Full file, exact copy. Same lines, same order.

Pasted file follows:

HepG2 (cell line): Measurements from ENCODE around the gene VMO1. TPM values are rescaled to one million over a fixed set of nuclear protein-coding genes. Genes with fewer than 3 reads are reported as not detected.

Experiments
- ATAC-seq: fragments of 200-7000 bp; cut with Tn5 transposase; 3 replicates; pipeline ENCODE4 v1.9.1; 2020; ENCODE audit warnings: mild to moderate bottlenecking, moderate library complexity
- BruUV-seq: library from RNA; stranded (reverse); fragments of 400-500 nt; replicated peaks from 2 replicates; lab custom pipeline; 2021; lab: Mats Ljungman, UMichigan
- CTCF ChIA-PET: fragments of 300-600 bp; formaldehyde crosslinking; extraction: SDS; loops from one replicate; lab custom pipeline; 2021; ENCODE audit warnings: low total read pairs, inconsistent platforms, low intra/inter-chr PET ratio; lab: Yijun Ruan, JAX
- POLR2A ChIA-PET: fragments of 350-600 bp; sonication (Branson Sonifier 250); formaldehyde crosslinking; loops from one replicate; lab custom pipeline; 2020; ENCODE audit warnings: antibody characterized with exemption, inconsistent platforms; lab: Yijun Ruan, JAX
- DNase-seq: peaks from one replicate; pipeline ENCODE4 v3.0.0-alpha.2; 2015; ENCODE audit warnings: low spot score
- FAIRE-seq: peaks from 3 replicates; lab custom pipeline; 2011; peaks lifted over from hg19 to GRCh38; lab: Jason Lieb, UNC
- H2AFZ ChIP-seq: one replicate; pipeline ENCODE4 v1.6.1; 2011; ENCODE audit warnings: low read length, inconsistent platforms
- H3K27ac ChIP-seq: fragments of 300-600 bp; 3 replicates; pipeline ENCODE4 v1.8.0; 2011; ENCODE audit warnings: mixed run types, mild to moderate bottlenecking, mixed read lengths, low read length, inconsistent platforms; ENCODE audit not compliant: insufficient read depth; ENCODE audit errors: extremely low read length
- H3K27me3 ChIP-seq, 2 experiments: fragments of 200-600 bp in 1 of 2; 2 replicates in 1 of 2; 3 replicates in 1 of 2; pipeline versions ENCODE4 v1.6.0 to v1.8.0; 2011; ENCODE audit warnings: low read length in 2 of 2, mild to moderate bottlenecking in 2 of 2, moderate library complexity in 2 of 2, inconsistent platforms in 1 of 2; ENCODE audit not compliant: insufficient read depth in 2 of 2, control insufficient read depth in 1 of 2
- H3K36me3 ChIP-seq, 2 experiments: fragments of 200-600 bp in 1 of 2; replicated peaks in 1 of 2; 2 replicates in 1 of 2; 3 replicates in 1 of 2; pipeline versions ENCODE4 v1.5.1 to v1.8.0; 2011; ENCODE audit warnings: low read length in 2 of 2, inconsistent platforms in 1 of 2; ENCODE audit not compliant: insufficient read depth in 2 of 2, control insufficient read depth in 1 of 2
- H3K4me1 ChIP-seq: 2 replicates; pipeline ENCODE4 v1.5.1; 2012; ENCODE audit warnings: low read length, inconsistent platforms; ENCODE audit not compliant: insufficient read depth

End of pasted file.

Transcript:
HepG2 (cell line): Measurements from ENCODE around the gene VMO1. TPM values are rescaled to one million over a fixed set of nuclear protein-coding genes. Genes with fewer than 3 reads are reported as not detected.

Experiments
- ATAC-seq: fragments of 200-7000 bp; cut with Tn5 transposase; 3 replicates; pipeline ENCODE4 v1.9.1; 2020; ENCODE audit warnings: mild to moderate bottlenecking, moderate library complexity
- BruUV-seq: library from RNA; stranded (reverse); fragments of 400-500 nt; replicated peaks from 2 replicates; lab custom pipeline; 2021; lab: Mats Ljungman, UMichigan
- CTCF ChIA-PET: fragments of 300-600 bp; formaldehyde crosslinking; extraction: SDS; loops from one replicate; lab custom pipeline; 2021; ENCODE audit warnings: low total read pairs, inconsistent platforms, low intra/inter-chr PET ratio; lab: Yijun Ruan, JAX
- POLR2A ChIA-PET: fragments of 350-600 bp; sonication (Branson Sonifier 250); formaldehyde crosslinking; loops from one replicate; lab custom pipeline; 2020; ENCODE audit warnings: antibody characterized with exemption, inconsistent platforms; lab: Yijun Ruan, JAX
- DNase-seq: peaks from one replicate; pipeline ENCODE4 v3.0.0-alpha.2; 2015; ENCODE audit warnings: low spot score
- FAIRE-seq: peaks from 3 replicates; lab custom pipeline; 2011; peaks lifted over from hg19 to GRCh38; lab: Jason Lieb, UNC
- H2AFZ ChIP-seq: one replicate; pipeline ENCODE4 v1.6.1; 2011; ENCODE audit warnings: low read length, inconsistent platforms
- H3K27ac ChIP-seq: fragments of 300-600 bp; 3 replicates; pipeline ENCODE4 v1.8.0; 2011; ENCODE audit warnings: mixed run types, mild to moderate bottlenecking, mixed read lengths, low read length, inconsistent platforms; ENCODE audit not compliant: insufficient read depth; ENCODE audit errors: extremely low read length
- H3K27me3 ChIP-seq, 2 experiments: fragments of 200-600 bp in 1 of 2; 2 replicates in 1 of 2; 3 replicates in 1 of 2; pipeline versions ENCODE4 v1.6.0 to v1.8.0; 2011; ENCODE audit warnings: low read length in 2 of 2, mild to moderate bottlenecking in 2 of 2, moderate library complexity in 2 of 2, inconsistent platforms in 1 of 2; ENCODE audit not compliant: insufficient read depth in 2 of 2, control insufficient read depth in 1 of 2
- H3K36me3 ChIP-seq, 2 experiments: fragments of 200-600 bp in 1 of 2; replicated peaks in 1 of 2; 2 replicates in 1 of 2; 3 replicates in 1 of 2; pipeline versions ENCODE4 v1.5.1 to v1.8.0; 2011; ENCODE audit warnings: low read length in 2 of 2, inconsistent platforms in 1 of 2; ENCODE audit not compliant: insufficient read depth in 2 of 2, control insufficient read depth in 1 of 2
- H3K4me1 ChIP-seq: 2 replicates; pipeline ENCODE4 v1.5.1; 2012; ENCODE audit warnings: low read length, inconsistent platforms; ENCODE audit not compliant: insufficient read depth